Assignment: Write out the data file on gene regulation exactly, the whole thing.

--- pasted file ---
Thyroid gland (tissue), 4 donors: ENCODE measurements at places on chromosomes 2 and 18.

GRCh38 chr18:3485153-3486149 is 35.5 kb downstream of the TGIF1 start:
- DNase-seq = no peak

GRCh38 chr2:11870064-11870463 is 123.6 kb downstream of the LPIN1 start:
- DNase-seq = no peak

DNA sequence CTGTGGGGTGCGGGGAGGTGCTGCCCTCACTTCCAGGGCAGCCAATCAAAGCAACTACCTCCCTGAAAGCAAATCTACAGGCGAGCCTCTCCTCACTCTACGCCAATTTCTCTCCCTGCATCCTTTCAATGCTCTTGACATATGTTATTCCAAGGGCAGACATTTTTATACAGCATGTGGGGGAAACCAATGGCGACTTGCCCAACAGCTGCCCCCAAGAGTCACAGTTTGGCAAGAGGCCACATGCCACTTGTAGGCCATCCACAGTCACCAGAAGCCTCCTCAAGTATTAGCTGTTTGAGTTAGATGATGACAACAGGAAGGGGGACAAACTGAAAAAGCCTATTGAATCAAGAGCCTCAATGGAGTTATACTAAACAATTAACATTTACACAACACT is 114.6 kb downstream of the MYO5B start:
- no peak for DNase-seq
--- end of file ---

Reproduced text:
Thyroid gland (tissue), 4 donors: ENCODE measurements at places on chromosomes 2 and 18.

GRCh38 chr18:3485153-3486149 is 35.5 kb downstream of the TGIF1 start:
- DNase-seq = no peak

GRCh38 chr2:11870064-11870463 is 123.6 kb downstream of the LPIN1 start:
- DNase-seq = no peak

DNA sequence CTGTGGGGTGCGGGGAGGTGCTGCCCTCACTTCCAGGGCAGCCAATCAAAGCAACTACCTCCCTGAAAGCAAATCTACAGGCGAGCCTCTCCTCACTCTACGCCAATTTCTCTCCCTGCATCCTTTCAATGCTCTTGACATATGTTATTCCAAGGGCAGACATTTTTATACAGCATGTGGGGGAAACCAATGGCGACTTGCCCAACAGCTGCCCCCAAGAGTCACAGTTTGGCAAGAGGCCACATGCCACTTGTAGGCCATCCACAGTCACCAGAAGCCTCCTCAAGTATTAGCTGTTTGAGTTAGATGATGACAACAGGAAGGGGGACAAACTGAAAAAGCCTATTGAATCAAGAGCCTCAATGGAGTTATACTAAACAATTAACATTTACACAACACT is 114.6 kb downstream of the MYO5B start:
- no peak for DNase-seq